JAMES TRAUB: Well, the terrifying thing to me is that here was a situation which could be described in political terms as of a year or two ago. Here was a group, a political body, this Akali Dal, a political party representing the Sikhs, which had presented a series of demands such as the ones that were just mentioned -- that Chandigarh be returned and so forth. And the entire process was worked out more or less through the political parties. Now, in the last several months there have been a series of attempts to negotiate these things. For example, the central government, Mrs. Gandhi, has conceded on some of these political demands, hoping that then the whole situation will quiet down. It's now gone far beyond that. It's now gotten to the point where the political aspect of it, which is carried out through the partisan process or the political process is vanished. So that when these demands are finally met the violence continues. It's now essentially a terrorist situation, which began with a series of political and religious and economic demands, all of these things mixed together, but has now gone completely out of control so that even some of the more radical people, such as the ones who were mentioned in this report, can no longer, I think, control their own followers who are now acting as absolutely independent agents, slaughtering people in a way which India has not seen in the 35 years of its independence.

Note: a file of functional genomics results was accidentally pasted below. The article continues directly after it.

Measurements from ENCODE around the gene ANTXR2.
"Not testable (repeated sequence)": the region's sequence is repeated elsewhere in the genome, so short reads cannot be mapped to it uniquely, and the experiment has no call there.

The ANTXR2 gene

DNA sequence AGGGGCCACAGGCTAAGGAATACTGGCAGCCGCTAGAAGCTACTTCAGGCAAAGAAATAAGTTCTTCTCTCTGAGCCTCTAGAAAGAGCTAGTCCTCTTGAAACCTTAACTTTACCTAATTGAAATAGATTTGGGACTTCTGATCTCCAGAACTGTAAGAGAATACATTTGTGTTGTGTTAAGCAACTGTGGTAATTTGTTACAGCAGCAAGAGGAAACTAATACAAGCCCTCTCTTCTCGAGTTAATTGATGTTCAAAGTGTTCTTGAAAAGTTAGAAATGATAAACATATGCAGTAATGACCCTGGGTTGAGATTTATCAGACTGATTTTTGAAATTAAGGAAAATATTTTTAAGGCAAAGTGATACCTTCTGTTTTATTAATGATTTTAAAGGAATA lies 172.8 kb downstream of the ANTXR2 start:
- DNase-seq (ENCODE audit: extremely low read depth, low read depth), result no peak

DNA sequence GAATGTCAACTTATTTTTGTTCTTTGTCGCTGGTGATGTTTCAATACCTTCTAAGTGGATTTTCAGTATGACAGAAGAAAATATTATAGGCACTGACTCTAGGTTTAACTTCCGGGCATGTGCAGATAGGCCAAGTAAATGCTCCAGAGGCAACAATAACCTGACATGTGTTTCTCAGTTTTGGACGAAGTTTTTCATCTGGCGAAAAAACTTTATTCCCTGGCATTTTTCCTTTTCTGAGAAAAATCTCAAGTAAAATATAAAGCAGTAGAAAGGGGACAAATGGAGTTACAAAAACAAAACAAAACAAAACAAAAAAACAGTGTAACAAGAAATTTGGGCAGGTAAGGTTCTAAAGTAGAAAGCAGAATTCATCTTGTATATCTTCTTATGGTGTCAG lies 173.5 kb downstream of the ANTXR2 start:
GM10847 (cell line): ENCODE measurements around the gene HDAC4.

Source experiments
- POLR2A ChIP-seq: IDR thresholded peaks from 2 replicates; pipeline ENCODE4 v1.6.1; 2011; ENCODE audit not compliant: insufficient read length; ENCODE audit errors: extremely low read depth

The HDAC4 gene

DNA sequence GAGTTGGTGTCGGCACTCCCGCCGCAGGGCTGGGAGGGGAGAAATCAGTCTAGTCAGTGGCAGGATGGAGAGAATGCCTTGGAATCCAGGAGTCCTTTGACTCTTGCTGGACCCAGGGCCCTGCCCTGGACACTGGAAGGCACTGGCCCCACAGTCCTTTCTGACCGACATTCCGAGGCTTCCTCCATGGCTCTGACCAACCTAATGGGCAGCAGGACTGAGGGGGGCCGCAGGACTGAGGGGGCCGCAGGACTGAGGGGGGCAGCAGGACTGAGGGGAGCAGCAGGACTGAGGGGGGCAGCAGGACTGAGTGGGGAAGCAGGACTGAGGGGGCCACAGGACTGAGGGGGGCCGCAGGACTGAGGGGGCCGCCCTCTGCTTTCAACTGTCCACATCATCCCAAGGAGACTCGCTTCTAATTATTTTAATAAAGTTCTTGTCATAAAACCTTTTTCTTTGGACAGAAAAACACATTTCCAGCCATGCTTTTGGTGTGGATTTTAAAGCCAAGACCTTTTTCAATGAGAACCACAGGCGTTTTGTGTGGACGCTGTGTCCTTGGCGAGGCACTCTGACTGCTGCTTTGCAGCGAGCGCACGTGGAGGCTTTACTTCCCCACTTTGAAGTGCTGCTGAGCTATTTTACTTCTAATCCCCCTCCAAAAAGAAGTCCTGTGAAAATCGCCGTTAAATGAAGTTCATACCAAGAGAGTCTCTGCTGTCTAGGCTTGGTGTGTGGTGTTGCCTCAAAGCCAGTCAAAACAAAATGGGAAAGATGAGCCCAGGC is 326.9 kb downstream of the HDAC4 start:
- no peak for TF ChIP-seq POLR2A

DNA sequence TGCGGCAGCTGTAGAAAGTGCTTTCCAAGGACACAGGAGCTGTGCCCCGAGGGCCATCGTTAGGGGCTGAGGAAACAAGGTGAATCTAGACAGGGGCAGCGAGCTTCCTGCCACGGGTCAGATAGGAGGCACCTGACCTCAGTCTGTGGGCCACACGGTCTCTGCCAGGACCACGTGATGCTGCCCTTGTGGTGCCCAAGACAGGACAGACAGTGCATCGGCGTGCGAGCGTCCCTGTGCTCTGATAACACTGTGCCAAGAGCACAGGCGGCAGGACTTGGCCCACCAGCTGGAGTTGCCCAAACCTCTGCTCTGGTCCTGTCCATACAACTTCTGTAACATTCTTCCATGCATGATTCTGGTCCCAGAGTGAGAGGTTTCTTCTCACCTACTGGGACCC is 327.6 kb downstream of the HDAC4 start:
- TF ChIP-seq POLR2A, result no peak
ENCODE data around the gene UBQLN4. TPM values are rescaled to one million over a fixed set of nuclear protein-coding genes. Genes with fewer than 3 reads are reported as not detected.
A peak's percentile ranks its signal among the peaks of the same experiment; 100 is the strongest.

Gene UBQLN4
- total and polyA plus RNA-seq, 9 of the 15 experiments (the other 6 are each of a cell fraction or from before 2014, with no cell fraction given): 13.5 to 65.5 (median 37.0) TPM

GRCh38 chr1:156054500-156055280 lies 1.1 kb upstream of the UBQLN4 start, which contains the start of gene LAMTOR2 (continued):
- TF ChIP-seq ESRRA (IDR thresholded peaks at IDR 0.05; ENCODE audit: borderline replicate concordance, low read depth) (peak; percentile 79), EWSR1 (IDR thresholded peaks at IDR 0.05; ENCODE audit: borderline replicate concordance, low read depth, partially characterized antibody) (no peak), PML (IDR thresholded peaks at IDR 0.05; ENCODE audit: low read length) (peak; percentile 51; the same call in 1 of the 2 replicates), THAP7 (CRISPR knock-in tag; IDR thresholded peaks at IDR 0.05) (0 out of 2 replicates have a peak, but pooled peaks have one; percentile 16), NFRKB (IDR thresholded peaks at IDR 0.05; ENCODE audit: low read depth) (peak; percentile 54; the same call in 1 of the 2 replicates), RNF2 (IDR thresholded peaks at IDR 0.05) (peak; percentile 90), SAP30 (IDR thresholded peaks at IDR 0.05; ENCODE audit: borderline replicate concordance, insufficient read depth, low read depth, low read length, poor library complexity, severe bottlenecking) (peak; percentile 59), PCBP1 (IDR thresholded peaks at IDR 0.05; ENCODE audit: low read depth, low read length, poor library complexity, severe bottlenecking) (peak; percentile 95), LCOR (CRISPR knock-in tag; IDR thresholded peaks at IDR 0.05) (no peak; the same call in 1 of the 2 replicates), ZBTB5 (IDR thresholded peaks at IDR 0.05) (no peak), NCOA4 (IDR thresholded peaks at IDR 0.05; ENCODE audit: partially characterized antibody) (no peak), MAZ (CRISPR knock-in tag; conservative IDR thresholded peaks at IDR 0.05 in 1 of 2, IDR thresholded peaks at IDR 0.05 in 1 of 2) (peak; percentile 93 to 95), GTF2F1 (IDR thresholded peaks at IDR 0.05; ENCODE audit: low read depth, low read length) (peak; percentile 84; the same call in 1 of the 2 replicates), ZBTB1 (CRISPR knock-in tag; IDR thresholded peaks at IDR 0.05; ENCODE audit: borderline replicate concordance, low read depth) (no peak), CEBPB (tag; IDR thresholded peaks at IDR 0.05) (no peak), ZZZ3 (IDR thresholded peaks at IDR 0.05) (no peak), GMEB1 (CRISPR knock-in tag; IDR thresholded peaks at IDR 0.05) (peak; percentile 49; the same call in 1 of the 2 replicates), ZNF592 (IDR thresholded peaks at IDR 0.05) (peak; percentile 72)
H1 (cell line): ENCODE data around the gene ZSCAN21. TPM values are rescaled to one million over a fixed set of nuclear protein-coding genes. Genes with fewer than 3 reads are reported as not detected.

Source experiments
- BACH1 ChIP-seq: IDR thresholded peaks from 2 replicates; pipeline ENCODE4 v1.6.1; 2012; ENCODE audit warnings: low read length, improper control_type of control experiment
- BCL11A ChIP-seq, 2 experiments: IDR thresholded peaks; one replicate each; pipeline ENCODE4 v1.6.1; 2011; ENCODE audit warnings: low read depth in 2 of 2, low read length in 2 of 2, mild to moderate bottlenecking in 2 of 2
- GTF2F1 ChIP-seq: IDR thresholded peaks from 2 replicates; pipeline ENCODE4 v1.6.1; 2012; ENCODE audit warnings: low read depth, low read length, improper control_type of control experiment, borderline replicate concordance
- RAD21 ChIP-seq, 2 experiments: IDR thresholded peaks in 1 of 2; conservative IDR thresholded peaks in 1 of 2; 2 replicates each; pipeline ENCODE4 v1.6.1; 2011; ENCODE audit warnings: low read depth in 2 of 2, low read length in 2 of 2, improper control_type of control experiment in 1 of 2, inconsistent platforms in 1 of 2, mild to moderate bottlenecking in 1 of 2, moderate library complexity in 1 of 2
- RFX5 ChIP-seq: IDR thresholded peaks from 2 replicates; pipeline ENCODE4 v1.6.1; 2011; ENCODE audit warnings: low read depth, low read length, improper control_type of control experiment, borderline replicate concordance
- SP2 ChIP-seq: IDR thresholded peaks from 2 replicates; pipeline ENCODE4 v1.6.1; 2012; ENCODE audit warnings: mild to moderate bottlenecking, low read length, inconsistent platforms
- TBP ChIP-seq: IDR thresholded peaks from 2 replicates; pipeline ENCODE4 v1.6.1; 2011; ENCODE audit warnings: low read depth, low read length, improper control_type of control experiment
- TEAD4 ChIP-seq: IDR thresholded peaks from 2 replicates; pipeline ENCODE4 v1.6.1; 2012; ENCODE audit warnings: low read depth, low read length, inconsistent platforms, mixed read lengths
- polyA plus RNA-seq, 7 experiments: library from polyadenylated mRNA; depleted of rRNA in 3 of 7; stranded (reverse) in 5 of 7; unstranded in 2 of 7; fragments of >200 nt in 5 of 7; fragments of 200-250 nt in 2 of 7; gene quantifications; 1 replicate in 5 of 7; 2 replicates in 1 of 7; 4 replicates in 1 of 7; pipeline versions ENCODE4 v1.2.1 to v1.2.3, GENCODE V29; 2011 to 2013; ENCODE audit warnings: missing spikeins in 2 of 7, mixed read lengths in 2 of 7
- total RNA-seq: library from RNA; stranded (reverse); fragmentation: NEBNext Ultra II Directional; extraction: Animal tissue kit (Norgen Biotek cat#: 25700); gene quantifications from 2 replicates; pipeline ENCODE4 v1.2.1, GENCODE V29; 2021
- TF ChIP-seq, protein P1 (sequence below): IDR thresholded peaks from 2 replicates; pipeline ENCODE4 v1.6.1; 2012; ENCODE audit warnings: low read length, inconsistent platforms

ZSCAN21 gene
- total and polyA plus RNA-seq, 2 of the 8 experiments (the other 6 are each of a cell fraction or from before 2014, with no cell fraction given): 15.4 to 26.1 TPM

HUNTER-GAULT: What accounts for the violence, the intensity of the violence, do you think?
Mr. TRAUB: Well, people like to adopt certain theories about India, and maybe they're true -- that Hinduism and possibly also all the religions of India breed a certain kind of passivity which suddenly erupts in terrible violence, and that may very well be true. I think an important thing in talking about the Sikhs, though, is this sense that for the last 300, 350 years the Sikhs have seen themselves all the time as a persecuted minority, and this is true throughout India. You have whole groups of people, tribal groups, religious groups, language groups, who see themselves as being profoundly persecuted either by the central government or by some other dominant group there, and who organize in, alas, increasingly violent ways. I think you can begin to chart this over the last several years the violence has increased, who organize to promote their demands and whose profound ideological passion makes them seek violence as a resort.